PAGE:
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Scuba Diving Accidents


If you think that South Carolina is beautiful on the surface, wait until you see it from underwater.  Diving in South Carolina’s lakes, rivers, and ocean lets you see local aquatic life up close and personal.  What happens if you get injured while scuba diving, though?  We have heard horrible stories of people’s oxygen tanks malfunctioning, but people can get injured in many different scenarios while diving.  Your legal remedies after a scuba diving injury depend on the circumstances surrounding the accident.  For example, if you got injured while you were diving as part of a tour group, especially if diving instructions were present during the excursion, the tour company is responsible for preventable accidents.  If you were simply diving in water that is open to the public, free of charge, for recreational use such as swimming, fishing, boating, or diving, then the Recreational Land Use Statute protects the owner of the land, even if the accident technically occurred on private property.  A Columbia premises liability lawyer can help you exercise your legal rights if you got injured in a scuba diving accident.

South Carolina Diver Survives Alligator Attack in the Cooper River

Will Georgitis has years of experience scuba diving, and he knows just where to find the fossilized shark teeth.  They are at the bottom of the Cooper River.  Georgitis found plenty of teeth at the bottom of the river, and since his oxygen tank only had enough oxygen left for a few more minutes, he decided to surface and call it a day.  Once at the surface, he was swimming toward the riverbank, and when he was about 20 feet away, he noticed that he was face to face with an alligator.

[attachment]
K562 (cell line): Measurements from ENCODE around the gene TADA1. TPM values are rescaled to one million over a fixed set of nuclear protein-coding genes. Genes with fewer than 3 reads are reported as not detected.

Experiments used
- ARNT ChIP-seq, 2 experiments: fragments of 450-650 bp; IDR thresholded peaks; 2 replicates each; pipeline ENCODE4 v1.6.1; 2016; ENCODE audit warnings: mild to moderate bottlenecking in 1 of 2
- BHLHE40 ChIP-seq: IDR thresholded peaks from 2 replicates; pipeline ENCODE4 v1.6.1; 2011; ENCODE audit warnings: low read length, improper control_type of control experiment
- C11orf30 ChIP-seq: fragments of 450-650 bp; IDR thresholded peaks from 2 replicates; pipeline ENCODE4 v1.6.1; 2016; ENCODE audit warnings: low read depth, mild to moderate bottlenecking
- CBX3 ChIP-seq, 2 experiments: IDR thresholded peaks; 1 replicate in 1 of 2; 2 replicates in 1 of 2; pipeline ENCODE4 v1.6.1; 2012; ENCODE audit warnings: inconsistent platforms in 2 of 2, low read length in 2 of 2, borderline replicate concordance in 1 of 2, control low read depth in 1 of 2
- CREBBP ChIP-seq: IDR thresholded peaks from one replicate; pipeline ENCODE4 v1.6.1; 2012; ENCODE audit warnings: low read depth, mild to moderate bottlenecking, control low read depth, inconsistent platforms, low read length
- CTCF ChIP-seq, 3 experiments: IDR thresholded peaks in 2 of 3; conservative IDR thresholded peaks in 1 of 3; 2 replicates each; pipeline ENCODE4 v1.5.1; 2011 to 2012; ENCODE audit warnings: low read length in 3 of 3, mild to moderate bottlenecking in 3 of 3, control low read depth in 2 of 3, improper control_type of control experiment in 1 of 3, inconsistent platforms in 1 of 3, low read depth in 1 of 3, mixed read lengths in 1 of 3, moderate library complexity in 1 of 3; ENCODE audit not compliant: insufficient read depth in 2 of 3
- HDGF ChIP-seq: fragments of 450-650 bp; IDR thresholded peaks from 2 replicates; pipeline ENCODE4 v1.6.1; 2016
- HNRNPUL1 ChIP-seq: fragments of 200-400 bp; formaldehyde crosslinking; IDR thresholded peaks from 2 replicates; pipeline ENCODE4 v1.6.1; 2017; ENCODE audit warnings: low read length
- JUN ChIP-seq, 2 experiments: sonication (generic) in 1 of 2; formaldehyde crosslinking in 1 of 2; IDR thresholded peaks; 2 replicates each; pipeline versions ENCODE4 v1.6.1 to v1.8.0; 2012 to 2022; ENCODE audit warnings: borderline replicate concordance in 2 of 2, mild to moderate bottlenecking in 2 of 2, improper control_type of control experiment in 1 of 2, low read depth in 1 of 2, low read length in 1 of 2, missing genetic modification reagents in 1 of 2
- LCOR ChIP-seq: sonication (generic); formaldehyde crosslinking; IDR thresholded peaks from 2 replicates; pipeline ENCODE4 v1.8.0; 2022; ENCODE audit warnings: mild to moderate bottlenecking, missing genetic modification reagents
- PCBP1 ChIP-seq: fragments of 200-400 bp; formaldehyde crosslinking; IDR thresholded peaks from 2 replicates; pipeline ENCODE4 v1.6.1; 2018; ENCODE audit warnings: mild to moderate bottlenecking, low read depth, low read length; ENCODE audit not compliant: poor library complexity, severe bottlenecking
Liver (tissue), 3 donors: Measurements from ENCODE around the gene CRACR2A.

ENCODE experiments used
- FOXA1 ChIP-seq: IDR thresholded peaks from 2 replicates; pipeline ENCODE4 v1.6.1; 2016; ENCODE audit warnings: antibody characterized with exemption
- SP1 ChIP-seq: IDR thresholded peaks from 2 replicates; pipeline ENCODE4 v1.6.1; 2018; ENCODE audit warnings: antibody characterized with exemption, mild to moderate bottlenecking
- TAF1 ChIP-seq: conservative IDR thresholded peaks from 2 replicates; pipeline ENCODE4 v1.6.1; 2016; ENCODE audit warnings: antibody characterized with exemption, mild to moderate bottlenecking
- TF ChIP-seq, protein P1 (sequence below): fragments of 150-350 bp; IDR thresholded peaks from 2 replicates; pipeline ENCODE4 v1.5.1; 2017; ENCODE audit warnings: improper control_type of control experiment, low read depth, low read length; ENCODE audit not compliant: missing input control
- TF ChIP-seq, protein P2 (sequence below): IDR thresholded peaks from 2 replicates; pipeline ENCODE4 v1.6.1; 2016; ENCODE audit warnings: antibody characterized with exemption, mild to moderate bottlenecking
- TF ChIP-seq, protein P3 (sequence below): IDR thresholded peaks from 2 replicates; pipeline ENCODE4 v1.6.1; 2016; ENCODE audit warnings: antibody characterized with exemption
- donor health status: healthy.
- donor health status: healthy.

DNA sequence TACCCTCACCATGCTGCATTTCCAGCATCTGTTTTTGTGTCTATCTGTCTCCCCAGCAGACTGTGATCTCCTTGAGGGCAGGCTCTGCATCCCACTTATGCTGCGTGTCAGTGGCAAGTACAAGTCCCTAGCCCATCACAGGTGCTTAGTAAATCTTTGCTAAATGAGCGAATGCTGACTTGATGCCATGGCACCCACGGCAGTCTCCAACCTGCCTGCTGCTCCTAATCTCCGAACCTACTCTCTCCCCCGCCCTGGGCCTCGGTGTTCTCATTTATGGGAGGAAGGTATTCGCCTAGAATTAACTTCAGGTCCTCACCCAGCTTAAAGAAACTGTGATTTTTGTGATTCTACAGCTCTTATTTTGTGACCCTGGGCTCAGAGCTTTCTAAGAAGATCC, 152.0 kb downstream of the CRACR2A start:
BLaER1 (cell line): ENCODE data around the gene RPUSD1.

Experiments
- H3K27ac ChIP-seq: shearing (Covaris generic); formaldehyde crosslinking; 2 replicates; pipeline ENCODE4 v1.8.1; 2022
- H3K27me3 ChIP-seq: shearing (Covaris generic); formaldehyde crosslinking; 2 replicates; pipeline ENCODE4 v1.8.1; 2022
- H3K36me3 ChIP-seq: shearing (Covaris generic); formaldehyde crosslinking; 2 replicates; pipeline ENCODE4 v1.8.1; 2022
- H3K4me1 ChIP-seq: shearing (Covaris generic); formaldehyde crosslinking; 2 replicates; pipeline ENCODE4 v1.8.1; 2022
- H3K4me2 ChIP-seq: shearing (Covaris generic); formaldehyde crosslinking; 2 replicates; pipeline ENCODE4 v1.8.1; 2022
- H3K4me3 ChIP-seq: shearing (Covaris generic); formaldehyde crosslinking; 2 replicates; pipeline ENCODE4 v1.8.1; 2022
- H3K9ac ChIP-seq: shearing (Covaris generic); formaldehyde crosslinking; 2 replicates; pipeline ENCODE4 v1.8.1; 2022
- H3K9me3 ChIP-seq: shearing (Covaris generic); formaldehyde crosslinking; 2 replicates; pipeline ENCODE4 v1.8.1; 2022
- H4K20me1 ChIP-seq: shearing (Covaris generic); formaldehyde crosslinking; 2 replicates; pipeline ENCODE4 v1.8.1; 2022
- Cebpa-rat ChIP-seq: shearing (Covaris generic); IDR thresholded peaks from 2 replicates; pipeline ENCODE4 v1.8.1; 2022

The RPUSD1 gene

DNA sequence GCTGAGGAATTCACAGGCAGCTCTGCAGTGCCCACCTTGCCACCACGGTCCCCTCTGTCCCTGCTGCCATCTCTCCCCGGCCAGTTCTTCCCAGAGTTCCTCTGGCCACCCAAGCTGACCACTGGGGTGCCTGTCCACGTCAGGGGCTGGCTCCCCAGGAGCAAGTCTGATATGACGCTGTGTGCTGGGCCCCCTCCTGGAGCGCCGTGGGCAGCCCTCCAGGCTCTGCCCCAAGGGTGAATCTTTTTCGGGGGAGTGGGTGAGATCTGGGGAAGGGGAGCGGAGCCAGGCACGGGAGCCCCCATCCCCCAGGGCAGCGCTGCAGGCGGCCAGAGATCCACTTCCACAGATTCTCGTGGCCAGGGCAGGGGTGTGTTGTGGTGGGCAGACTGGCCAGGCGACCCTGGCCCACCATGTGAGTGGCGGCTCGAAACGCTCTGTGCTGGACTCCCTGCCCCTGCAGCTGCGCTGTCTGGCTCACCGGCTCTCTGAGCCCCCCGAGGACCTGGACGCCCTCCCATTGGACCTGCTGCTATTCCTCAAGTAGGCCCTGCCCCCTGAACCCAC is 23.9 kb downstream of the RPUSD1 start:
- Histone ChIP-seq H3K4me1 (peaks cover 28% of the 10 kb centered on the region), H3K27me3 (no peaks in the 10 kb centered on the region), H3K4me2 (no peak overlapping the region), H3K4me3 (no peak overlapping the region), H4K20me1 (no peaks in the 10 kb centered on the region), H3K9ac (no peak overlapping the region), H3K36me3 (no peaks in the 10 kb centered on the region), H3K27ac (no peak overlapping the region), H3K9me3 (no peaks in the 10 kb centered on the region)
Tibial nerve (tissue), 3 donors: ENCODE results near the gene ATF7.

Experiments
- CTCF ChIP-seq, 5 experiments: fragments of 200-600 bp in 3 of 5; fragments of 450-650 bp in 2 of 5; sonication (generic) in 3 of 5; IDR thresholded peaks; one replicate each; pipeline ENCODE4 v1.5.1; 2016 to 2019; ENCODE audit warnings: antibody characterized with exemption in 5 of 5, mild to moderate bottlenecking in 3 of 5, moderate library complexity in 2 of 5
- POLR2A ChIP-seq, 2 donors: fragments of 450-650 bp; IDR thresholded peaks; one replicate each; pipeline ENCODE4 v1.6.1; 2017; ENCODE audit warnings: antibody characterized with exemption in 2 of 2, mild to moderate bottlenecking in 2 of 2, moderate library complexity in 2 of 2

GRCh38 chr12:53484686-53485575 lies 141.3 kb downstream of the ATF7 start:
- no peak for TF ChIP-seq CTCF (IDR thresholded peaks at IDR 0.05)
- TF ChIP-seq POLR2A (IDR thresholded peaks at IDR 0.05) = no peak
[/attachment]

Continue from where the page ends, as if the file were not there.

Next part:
The gator lunged at Georgitis and latched onto his arm.  Georgitis wrapped his legs and his free arm around the gator to prevent it from putting him in a death roll.  The gator then dove below the water and pinned Georgitis to the river bottom.  Georgitis was able to breathe through all of this, but he knew that he needed to free himself before his oxygen tank ran out.  Eventually, Georgitis was able to get the alligator to release him after he repeatedly stabbed it in the face with a screwdriver.  If it had not been for the oxygen tank and the screwdriver, it is almost certain that the encounter would have ended differently.

After the terrifying encounter, Georgitis was hospitalized and underwent emergency surgery on his arm.  He will likely need several more surgeries in the coming weeks.  It is unlikely that he will take legal action, since the Cooper River is public property, and alligators have as much right to swim there as humans do.

Let Us Help You Today

The premises liability lawyers at the Stanley Law Group can help you if you have suffered a serious injury while partaking in water recreation such as swimming, snorkeling, or scuba diving.  Contact The Stanley Law Group in Columbia, South Carolina or call (803)799-4700 for a free initial consultation.



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